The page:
Centennial Book

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East Central University's Centennial History Book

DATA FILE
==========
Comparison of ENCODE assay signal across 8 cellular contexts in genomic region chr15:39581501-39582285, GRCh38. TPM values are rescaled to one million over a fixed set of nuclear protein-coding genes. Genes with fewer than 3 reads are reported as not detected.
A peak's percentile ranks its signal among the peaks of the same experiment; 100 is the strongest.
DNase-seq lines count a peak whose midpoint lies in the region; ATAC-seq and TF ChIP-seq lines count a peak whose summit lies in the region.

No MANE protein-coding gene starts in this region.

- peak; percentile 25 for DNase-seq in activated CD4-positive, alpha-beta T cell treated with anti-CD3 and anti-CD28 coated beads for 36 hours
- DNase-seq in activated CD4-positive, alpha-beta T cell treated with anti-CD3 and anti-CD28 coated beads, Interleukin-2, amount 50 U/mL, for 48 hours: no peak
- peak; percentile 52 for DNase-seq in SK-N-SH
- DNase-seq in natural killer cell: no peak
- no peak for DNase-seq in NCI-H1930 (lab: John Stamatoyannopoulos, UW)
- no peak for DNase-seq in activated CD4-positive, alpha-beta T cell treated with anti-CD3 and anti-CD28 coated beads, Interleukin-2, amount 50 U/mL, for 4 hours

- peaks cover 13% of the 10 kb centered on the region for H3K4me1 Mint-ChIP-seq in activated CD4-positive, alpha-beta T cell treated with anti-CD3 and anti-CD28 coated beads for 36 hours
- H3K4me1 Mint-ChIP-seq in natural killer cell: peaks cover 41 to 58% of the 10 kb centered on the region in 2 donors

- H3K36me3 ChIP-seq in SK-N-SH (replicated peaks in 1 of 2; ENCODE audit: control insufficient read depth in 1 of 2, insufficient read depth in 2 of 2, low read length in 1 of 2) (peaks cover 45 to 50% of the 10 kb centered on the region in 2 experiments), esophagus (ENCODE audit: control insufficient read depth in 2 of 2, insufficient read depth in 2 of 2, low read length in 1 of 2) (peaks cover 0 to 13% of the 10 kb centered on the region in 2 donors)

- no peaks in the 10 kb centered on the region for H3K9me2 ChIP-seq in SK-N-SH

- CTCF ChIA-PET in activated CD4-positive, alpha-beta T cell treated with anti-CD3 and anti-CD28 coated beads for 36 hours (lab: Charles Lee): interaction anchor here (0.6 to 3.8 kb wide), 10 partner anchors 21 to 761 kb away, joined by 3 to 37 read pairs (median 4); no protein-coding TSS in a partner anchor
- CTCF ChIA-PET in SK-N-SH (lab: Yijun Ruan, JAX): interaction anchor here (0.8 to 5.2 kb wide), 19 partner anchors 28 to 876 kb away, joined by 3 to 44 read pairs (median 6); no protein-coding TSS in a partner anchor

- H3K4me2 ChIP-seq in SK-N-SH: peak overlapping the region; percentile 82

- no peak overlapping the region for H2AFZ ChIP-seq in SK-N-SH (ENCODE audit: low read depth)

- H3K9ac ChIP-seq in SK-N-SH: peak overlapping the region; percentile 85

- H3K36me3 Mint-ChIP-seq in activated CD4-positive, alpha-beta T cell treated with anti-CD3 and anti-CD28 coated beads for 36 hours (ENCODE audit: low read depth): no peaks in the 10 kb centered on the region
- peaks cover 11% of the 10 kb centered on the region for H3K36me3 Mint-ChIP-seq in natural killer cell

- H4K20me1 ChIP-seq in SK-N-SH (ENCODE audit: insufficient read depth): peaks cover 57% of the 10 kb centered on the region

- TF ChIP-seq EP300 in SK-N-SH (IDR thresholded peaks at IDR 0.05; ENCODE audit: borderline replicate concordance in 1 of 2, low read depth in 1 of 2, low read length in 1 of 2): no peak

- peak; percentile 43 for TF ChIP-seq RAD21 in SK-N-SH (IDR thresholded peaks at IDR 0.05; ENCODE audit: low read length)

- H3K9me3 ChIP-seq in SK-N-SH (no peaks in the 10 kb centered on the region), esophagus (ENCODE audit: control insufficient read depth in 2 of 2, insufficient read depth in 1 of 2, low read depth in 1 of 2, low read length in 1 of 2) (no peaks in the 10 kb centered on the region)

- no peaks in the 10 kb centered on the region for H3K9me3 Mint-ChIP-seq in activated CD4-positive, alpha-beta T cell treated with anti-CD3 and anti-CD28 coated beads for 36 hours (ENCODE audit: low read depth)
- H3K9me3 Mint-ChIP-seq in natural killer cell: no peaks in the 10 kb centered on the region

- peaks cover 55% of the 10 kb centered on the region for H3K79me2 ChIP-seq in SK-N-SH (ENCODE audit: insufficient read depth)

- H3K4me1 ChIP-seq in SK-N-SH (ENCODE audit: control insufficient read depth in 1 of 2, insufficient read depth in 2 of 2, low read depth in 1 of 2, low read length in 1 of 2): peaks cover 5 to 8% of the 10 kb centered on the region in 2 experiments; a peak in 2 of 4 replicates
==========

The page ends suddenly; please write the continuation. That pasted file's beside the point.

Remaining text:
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East Central UniversityCelebrating 100 YearsEncompass the Past. Enrich the Future.1909 - 2009East Central University - Encompass the Past. Enrich the Future.Class of 1915East Central University - Celebrating 100 Years1Celebrating 100 YearsThis publication is a collection of memories from the past combined with a look toward East Central Universitys future.This book touches on some of the major aspects of life at East Central University over the past 100 years and is not all-inclusive. Narrowing down the selection of topics and information was a difficult task as the universitys history is so rich.It is our hope that both alums and friends of ECU will be inspired to reflect on their own memories of East Central University and be encouraged to get involved in ECUs next 100 years.As ECU looks forward to embarking on its second century, we honor all of those who have gone before us. Encompass the past. Enrich the future.The content of this book has come from a variety of sources including: AHistoryofEastCentralStateCollege,1909-1949,by John Gillespie & Dale Story, edited by W. Harvey Faust EastCentralStateCollege,1949-1969,by W. Harvey Faust TheEastCentralStoryfromNormalSchooltoUniversity,1909-1984,by Palmer Boeger, Casper Duffer, Marvin Kroeker, Bill Tillman, Lynda Stephenson, Don Stafford, Margaret Lewis, Orville Robbins, Stanley P. Wagner & Tom Wood, edited by John A. Walker EastCentralUniversity,1969-1989,by Palmer Boeger & Davis D. Joyce TheEastCentralUniversityStory,1980-2005, by Alvin O. Turner Articles from ECUs newspaper, TheJournal Articles from AdaEveningNews The PesagiYearbook ECU presidential reports Self-evaluation reports for North Central Accreditation Countless individuals who have shared their memories and/or gathered information to make this collection of memories possible The 2009 ECU faculty & staffGraphic Design/Layout and articles written/arranged by: Susan IngramExcept: 100YearsofLivingatECUwritten by Cathie Harding & Susan Ingram WhatHappenedtoEastCentralsElephant?written by Dr. B.J. Tillman, reprinted from East Central Universitys Public Service Program schedule, 1983 FundingtoSupportResearchOpportunitieswritten by Jill Frye ECUandtheArtsGoHandInHand written by Amy Ford LookingBack100Years-TigerAthleticswritten by Brian Johnson & Gerald WilliamsonWritten content contributed by: Diane Berty, Amy Ford, Jill Frye, Cathie Harding, Brian Johnson, Kathy Johnson, Gina Smith, Ryan Wetherill & Gerald WilliamsonEast Central University - Encompass the Past. Enrich the Future.2Encompass the Past. Enrich the Future.FeaturesOn behalf of the faculty and staff, both current and former, I welcome you to East Central University!It is a privilege at this point in history to serve as the Interim President of East Central University. Although Ive been at ECU for 19 years as the Provost and Vice President for Academic Affairs, to assume the Presidency during our centennial year is an exceptional honor. East Central University is steeped in riveting history and tradition that echoes through the halls and across campus. ECU has come from its modest beginningsin1909whenthefrstclasseswereheld in local churches to the beautiful campus of 2009 that boasts many venues for educating the 21st century student, including the newest addition, the Hallie Brown Ford Fine Arts Center. This $27 million complex will become the home for the arts on the ECU campus and a venue to share many exciting events with the community and southeast Oklahoma.We treasure the history and traditions of East Central University, but we also strive to change, update and move into the 21st century with ever more technology that expands the classroom walls to encompass the whole world. As we discuss the past 100 years, current students may be as amazed at the ECU of 1909 as the 1909 students would be amazed at the world of 2009. All students who enter East Central University today are connected to our storied past. Just as the students of long ago came to East Central Normal School desiring more for their lives, students today come with the same desires. They may access their futures with different technologies, but the desires are very similar.We invite you to join in celebrating the history andtraditionofourfrst100yearsandtoanticipatewith excitement the changes that the next 100 years will bring. As we commonly say on campus, Once a Tiger, always a Tiger!Dr. Duane C. Anderson Interim President East Central UniversityEast Central University - Celebrating 100 Years3East Central State Normal School Thebeginning100 Years of Living at ECU AlookbackatresidencelifeFight On TigersRoarytheTiger,ECUsfghtsongandalmamaterThe Great DepressionEastCentralstrugglesthroughthedepressionyearsThe Rock GardenLooking Back 100 Years - ECU & the AutomobileThetimelessissueofcarsandparkingoncampusWar Brings Change to ECUAlookattheeffectsofwartimeatECUThrough the YearsApictorialhistory100 Years of Student LifeAlookbackatstudentactivitiesoncampusThe Pesagi YearbookHorace Mann Training SchoolWhat Happened to East Centrals Elephant?Separatingthemyth&factofECUspopularlegendA Pictorial HistoryAcademicsECU & the Arts Go Hand In HandA Pictorial HistoryFaculty&StaffLooking Back 100 YearsTigerAthleticsEast Central University4 Encompass the Past. Enrich the Future.Summarized from The East Central Story, from Normal School to University, 1909 1984The citizens of early Ada aspired to see their town become a thriving community that offered plenty of opportunities for incoming families and businesses. They felt that one way to accomplish this goal was to secure a state-sponsored college.Afterstatehoodin1907,Adawasupagainstfveother towns, all of which were larger, to be chosen as one of three sites for a normal school. City leaders worked together to plan a strategy to secure the normal school and the Ada promoters agreed to keep a delegation of citizens atthestatecapitalinGuthrieinordertoinfuencethefrststate legislature.The people of Ada worked together to raise funds for the delegation by hosting band concerts and dinners. Otis Weaver, editor of the Ada Evening News, used the paper to help raise the needed funds for lobbying. He even listed the names of the individuals who had contributed and how much money they had given. If he didnt feel that an individual had given enough money he would write that they should exhibit greater civic pride.Unfortunately, the citizens of Ada were not the only ones who had this idea and delegations from the competing towns swarmed the legislative session. Competition for the normal schools became so heated duringthatfrstsessionthatafstfghteruptedonthefoorbetween Pontotoc Countys Sen. Reuben Roddie and Sen.J.S.MorrisofBooker.ThefrstOklahomaLegislatureadjourned without establishing any new normal schools for the state. During the second legislative session, approval came for three normal schools to be established one at Tahlequah, one at Durant and one at Duncan. At the last minute, some of the Ada delegates persuaded a member of the legislature to replace Duncans name with Adas. The bill eventually made it through both the House and the Senate after much additional political maneuvering.On March 25, 1909, Gov. Charles N. Haskell signed the Ada Normal School bill. When word reached Ada every mill and factory in town blew their steam whistles in celebration of the creation of the East Central State Normal School. 1909-1919EastCEntralstatEnormalsChool1919-1939EastCEntralstatEtEaChErsCollEgE1939-1974EastCEntralstatECollEgE1974-1985EastCEntraloklahomastatEUnivErsity1985-PrEsEntEastCEntralUnivErsityEastCEntralUnivErsitybEganasthEEastCEntralstatEnormalsChoolandthroUghoUtits100-yEarhistoryhashadfivEdiffErEntnamEs,markingECUsEvolUtionfromnormalsChooltoCollEgEtoUnivErsity.East Central State Normal School, students and facultyon the front steps of Science Hall, 1914East Central University - Celebrating 100 Years5Forthefrst11years,EastCentralStateNormalSchool served as both a high school and a two-year college. Classes began in September 1909, despite the fact the new college did not have its own buildings. Classes were held at various churches throughout the city and eventually moved to the high school.Most of the land for the original campus was donated by Dan Hays, a Chickasaw Indian. This was to be the beginning of a long-standing partnership with the Chickasaw Nation. EastCentralsfrstbuilding,ScienceHall,wasbuiltbyTexas Building Company for $94,700 and was completed by the summer of 1910. The second building on campus was a wooden gymnasium built in 1913. The gym was located just southeast of Science Hall.TheBoardofNormalRegentsnamedthefrstpresident of ECSNS as Rev. E.N. Sweet of Lawton. However, Sweet refused the job and the board named Charles W. Briles, Muskogee school superintendent, as East Centrals president. Briles had graduated from the University of North Carolina and taught in Texas for nine years before becoming a member of the faculty at the University of Texas.Briles served as ECSNSs president for seven years, surviving much political turmoil. The shaky politics of the new state greatly affected the normal schools, all of which went through two presidents during Briles seven-year term.Throughout the summer of 1915, Oklahoma Gov. Robert L. Williams removed several of the normal school presidents and on May 20, 1916, the state board dismissed Briles as the president of ECSNS. Briles moved to Stillwater and taught at Oklahoma A&M College.Briles successor was James Marcus Gordon.Gordon, who was the dean of Trinity University in Waxahachie, Texas, became the second president on May 20, 1916.During homecoming activities in the fall of 1916, the East Central Alumni Association was formed. Ola Davis, a 1913graduate,waselectedthefrstpresident.In 1918, ECSNS added commercial courses as part of thecurriculumandstartedtoexpanditsinfuencebeyondthe campus. The faculty began sponsoring debate clubs, literary